Justin: Yeah. So here’s a clip of Trey Parker and Matt Stone, the creators, writers and voiceover actors of South Park, as you mentioned earlier, lecturing at a university seminar on writing and storytelling. So let’s hit the clip.

*Plays clip

David: Amazing. I know we’ve discussed how silly they are, but that structure, it’s so simplistic, but it’s such powerful storytelling because it forces you into building a good story, right?

Justin: Yeah, of course. If you have characters that are strong and you use this storytelling structure, you only need to come up with a premise. And then the episode almost writes itself.

David: And so they’ve always got this fantastic structure in every single episode, however absurd or silly it might be. There’s this underlying structural foundation that means that even the ones that don’t hit, they still have a really clear narrative. And there are also quite a sweet couple. They always have a little moral at the end. There’s always a lesson to learn in there, like some kind of ancient fable. So these guys really are storytellers at their core. And as silly as they seem, they really they’re as structured as any great writer could be.

Justin: And so that’s the lesson here for business leaders, is you can use this principle of not going and then and then and then using the therefore but principle. So in any content that you create, be it blogs, video scripts, in particular captions, social media captions are an excellent way to use this principle because if you’re just doing a hard sell, you’re going, we do this, we do this, this is great. You need us. That’s just. And then. And then. And then. There’s no story there. So if you can set it up this way, you go. Provocative opening statement or question. Okay. Therefore relevant background information. But you can’t do all of these things on your own. Therefore, or you might need help from us. That’s just the perfect way to structure the story of a caption.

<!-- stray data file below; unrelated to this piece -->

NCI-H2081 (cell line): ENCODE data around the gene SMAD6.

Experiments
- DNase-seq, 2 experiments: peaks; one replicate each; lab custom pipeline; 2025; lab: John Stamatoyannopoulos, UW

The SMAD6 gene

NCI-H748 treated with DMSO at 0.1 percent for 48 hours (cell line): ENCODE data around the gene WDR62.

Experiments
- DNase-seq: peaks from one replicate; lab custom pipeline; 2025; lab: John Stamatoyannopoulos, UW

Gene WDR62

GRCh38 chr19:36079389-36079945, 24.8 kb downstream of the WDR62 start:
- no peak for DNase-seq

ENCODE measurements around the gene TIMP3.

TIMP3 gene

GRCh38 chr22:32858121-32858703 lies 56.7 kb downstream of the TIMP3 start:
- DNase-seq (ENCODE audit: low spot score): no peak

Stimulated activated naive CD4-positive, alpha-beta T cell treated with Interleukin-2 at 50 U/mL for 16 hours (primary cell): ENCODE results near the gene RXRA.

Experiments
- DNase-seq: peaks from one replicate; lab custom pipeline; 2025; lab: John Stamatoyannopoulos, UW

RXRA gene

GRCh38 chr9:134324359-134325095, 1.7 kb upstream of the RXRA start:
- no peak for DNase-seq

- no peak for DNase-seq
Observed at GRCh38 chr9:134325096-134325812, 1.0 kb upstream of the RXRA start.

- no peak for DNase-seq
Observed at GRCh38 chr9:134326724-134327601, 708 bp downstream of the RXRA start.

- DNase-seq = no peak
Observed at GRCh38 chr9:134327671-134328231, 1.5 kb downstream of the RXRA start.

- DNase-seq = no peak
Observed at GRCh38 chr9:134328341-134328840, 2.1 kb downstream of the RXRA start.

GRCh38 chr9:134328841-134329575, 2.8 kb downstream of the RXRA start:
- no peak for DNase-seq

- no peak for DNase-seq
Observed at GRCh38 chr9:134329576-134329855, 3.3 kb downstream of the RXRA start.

David: Keep people on the slippery slope all the way through to the end.

Justin: Yeah. It’s the age-old writing lesson: The whole purpose of the first sentence is to get people to read the second sentence and so on until they’ve read the entire piece. And if you use this principle of “therefore/but’,  then if you have a good idea to begin with, then the thing kind of writes itself.

David: All right. So I think that’s the LinkedIn snippet probably right there that we’ve got. Sure. Well, can we just play a little thought experiment here for YouTube, for the real fans, for the folks at home? So you remember the 2004 election episode? Yes. Giant Douche and Turd Sandwich. Yes, of course. So let’s just go through that therefore. But premise. Okay.

Justin: I don’t remember it as well as the Casa Bonita episode.

David: So the South Park School mascot is a cow, but PETA wants them to change it. Okay.

Justin: Therefore they need to come up with new mascots.

David: So, they have an election. But the only people who but the only people who actually want to run for it are not taking it seriously. So they put together a giant douche and turd sandwich. Therefore, this.